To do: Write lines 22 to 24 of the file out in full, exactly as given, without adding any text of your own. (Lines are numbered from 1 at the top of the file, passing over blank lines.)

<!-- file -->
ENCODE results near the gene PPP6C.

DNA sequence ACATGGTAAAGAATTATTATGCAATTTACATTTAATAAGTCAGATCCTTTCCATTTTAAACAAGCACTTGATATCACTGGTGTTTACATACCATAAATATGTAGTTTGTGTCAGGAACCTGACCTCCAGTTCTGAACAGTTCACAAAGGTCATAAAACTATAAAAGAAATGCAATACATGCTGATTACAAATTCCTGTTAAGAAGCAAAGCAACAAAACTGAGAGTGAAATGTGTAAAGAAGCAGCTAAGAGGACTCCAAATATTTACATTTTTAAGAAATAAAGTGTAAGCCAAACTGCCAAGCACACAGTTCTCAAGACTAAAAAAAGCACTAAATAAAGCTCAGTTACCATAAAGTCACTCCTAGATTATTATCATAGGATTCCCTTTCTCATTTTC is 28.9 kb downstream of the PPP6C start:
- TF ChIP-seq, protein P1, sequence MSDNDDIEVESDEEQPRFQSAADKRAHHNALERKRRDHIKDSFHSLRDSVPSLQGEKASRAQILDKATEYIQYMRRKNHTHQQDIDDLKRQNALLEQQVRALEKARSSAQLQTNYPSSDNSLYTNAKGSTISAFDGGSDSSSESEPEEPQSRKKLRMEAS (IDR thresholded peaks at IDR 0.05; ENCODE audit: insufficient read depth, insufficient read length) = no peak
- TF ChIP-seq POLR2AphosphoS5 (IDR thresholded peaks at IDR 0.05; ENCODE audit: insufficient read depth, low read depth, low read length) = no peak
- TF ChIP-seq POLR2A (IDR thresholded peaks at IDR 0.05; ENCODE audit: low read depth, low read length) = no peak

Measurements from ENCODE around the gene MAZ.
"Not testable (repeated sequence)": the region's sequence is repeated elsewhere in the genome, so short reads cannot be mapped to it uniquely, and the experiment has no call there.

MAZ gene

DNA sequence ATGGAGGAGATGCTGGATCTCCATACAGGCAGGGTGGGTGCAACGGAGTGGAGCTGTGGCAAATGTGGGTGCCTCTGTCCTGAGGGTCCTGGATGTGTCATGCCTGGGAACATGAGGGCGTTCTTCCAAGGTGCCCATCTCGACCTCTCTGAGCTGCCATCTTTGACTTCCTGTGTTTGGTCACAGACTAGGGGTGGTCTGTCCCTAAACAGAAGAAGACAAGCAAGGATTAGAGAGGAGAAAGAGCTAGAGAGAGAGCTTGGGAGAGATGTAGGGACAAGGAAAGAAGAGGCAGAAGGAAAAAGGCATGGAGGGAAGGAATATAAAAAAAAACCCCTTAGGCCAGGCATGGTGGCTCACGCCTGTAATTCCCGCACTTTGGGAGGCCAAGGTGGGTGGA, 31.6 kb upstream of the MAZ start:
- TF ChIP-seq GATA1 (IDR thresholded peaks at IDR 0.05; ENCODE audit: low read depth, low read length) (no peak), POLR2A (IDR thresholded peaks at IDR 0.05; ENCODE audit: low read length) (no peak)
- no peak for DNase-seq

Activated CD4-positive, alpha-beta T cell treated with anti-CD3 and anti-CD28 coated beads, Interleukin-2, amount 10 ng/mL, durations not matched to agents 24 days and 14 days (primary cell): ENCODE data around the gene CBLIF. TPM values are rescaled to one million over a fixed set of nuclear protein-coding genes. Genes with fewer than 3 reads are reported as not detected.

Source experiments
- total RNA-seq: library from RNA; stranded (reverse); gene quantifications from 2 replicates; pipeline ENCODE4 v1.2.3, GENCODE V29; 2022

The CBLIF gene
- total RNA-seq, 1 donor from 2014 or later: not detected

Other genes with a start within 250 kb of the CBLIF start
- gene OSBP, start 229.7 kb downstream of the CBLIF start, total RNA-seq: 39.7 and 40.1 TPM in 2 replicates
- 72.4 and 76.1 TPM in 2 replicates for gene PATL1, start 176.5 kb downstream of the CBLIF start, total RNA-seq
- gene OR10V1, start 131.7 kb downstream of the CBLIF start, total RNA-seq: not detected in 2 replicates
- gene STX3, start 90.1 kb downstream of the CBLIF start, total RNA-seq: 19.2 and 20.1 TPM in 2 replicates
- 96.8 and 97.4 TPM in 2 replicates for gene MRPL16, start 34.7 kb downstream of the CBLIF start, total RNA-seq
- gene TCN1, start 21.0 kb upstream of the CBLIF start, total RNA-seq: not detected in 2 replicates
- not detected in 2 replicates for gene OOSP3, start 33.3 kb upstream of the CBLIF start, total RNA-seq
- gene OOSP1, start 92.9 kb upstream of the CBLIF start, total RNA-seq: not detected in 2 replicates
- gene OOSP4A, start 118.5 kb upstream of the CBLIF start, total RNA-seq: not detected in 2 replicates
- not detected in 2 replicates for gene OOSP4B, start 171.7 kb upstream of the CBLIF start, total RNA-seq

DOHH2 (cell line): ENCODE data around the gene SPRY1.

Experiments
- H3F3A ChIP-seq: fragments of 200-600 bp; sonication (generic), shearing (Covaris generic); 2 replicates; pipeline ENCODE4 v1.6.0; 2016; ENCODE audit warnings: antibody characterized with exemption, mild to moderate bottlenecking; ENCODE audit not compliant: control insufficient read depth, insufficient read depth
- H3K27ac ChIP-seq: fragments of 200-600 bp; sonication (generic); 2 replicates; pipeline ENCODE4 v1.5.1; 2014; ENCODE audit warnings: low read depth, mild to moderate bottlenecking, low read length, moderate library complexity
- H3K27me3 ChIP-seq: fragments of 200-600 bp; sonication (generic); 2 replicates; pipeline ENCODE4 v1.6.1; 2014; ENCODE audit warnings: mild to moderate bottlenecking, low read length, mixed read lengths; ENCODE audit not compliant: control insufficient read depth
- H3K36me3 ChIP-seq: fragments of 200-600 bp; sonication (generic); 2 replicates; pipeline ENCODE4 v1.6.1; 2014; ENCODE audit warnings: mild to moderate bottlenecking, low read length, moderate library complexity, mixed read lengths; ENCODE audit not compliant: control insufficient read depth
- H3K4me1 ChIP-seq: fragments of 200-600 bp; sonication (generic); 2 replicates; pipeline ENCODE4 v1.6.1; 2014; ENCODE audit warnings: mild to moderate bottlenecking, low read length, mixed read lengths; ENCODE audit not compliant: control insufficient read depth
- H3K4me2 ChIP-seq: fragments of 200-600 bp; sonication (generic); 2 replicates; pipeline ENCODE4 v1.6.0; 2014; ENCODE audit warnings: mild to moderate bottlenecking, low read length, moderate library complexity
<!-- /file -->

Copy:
- 96.8 and 97.4 TPM in 2 replicates for gene MRPL16, start 34.7 kb downstream of the CBLIF start, total RNA-seq
- gene TCN1, start 21.0 kb upstream of the CBLIF start, total RNA-seq: not detected in 2 replicates
- not detected in 2 replicates for gene OOSP3, start 33.3 kb upstream of the CBLIF start, total RNA-seq